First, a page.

Alumnus runs across America to learn about community problems

by University Communications,

He’s run marathons and climbed mountains. Now Adam Meyer ’09 is testing his body’s limits by running 3,000 miles across the country.

“This is an incredible personal and physical challenge,” Meyer says. “This will likely be the most challenging feat I will ever experience.”

Meyer, accompanied by his running partner Ashley Donovan, embarked on their journey on July 28 from Portland. They plan to arrive in Washington, D.C. in late November.

Their goal is to engage with people whose lives they seek to improve.

“I have always looked for opportunities to work with people, to find common ground, and to problem solve as a community regardless of differences,” says Meyer, who works as a policy and legislative advocate in Washington, D.C.

“This run is an attempt to understand that in a different way — at the local level, at a pace that encourages thoughtful conversation, and in a way that shares success and inspiration.”

Living Willamette's motto

A politics major, Meyer has so far traversed much of Oregon. He’s spoken with a retired Oregon legislator, who led the charge on Oregon’s hallmark bottle bill passed in 1971. He also met with leaders on the Warm Springs Reservation to discuss Native American issues and the importance of culture, education and land and water preservation.

Meyer says his goal is to listen to what people feel is important in their day-to-day lives. He wants to share ideas that have proven to be successful, and he hope to gain a better understanding of what issues communities across the country encounter and value.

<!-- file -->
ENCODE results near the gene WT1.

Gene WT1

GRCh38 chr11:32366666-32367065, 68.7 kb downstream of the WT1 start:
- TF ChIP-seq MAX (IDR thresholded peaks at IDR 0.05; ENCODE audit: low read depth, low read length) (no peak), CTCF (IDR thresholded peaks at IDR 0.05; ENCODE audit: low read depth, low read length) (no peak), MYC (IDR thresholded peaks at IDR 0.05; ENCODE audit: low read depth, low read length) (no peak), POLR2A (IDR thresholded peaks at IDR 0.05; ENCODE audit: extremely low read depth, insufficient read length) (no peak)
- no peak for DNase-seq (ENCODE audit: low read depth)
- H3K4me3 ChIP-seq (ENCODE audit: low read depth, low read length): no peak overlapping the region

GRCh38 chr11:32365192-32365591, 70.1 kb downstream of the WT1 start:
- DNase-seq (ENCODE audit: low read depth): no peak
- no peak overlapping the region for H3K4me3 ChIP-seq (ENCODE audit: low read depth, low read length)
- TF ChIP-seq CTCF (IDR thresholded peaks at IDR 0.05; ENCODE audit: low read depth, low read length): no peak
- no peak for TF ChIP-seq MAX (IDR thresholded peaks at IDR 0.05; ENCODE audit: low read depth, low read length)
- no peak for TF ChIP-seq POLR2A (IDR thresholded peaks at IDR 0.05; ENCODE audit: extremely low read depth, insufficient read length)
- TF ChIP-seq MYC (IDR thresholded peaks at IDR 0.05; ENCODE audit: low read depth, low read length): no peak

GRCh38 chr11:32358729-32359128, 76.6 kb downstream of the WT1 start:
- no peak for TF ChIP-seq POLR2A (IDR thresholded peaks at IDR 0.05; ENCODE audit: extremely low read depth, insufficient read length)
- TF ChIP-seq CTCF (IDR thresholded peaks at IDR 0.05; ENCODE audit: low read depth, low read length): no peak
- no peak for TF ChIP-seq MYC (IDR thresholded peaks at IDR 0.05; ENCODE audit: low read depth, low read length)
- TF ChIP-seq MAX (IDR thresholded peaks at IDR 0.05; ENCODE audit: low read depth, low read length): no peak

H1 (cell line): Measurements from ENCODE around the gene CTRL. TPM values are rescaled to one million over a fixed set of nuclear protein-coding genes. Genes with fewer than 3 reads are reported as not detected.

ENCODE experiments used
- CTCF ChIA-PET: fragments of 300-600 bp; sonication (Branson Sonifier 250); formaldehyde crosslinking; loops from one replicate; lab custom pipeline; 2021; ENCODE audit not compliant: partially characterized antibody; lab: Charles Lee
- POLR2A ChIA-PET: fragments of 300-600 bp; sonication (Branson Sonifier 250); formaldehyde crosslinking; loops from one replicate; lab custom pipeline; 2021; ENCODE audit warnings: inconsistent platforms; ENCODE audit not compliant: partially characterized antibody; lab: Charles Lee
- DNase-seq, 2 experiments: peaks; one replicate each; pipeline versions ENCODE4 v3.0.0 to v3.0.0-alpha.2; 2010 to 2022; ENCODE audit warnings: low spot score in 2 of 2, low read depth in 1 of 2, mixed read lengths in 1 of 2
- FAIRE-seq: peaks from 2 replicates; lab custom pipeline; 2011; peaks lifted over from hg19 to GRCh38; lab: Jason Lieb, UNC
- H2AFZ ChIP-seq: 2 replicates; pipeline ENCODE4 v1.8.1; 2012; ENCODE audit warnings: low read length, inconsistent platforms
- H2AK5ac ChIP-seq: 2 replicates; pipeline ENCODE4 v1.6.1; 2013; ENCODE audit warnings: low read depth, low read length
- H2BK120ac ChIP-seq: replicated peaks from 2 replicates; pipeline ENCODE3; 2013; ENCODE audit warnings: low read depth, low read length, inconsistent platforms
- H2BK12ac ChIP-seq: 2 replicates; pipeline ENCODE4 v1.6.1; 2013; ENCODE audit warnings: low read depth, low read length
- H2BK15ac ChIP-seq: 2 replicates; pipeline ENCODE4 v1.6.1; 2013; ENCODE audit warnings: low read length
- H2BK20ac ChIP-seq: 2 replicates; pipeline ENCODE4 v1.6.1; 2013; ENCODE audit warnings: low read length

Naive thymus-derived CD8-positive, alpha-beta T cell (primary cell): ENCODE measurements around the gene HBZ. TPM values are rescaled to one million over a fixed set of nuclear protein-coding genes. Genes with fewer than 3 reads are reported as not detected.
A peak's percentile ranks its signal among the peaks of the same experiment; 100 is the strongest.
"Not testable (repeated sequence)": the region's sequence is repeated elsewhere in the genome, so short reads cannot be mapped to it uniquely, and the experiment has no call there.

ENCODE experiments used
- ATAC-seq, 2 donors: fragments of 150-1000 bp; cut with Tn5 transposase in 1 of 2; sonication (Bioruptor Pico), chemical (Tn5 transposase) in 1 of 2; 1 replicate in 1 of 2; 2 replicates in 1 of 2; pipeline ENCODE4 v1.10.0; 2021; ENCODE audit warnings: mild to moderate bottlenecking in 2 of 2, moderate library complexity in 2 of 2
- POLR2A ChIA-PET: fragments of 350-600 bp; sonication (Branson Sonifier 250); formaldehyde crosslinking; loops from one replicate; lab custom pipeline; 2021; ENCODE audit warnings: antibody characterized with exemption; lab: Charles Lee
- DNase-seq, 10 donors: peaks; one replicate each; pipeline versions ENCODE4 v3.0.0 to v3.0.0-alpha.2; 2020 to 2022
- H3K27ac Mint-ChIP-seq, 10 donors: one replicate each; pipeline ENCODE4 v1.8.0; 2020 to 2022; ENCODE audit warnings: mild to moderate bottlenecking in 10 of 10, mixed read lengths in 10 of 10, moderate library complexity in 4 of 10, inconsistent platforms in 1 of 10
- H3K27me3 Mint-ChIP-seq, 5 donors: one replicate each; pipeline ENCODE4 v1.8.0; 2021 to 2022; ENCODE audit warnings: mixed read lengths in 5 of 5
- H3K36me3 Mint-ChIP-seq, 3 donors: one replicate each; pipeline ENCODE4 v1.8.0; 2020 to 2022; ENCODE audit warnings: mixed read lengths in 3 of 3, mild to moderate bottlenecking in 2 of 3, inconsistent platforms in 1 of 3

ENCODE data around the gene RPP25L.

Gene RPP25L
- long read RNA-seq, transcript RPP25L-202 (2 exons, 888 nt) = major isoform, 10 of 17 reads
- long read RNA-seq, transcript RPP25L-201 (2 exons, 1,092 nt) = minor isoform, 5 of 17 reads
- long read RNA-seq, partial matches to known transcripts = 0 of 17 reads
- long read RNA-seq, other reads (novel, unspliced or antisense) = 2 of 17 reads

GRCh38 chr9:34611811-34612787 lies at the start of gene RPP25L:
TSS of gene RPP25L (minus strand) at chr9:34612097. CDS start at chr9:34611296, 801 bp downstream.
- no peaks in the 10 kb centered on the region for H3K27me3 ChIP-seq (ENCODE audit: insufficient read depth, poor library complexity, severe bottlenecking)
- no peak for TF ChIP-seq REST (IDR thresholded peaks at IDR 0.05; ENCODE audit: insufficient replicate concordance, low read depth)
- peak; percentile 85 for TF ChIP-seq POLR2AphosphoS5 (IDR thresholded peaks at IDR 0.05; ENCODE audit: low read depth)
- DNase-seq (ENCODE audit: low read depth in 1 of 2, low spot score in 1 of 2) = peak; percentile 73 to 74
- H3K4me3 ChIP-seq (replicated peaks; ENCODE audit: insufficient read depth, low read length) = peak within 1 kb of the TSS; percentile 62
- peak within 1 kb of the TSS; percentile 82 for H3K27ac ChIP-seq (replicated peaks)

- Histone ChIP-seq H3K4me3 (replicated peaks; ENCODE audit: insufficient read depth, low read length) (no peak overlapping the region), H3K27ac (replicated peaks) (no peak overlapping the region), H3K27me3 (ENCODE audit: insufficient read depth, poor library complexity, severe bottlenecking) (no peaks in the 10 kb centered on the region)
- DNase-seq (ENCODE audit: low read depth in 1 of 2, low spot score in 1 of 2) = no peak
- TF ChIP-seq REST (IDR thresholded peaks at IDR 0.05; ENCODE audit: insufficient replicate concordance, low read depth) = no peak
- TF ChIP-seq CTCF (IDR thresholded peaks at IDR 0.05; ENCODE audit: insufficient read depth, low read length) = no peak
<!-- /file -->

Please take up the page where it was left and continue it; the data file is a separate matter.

“Not all places are the same,” he says, noting politics, cultures and economic environments as examples. “During this journey, I hope to find a focus for my own career based on where there is the most need.”

Meyer says his investment in helping others was inspired by his Willamette experience.

While a student, he worked as a community advisor at Kaneko Commons, served as an advisor on the Sustainability Committee, and helped raise funds for Kaneko’s outdoor barbecue and fire pit. He also volunteered as a campus EMT through Willamette Emergency Medical Services (WEMS).

Now, through his run across the country, Meyer says he’s seeking yet another way to stay true to Willamette’s motto, “Not unto ourselves alone are we born.”

“Willamette University will leave an impression on me for the rest of my life as I hope this trans-America initiative will,” he says. “It’s my belief that we all benefit from strong communities. By sharing successful ideas and experiences, we can improve the quality of life for all people.”

For more information about Meyer’s run across the country — or to sponsor his cause — go to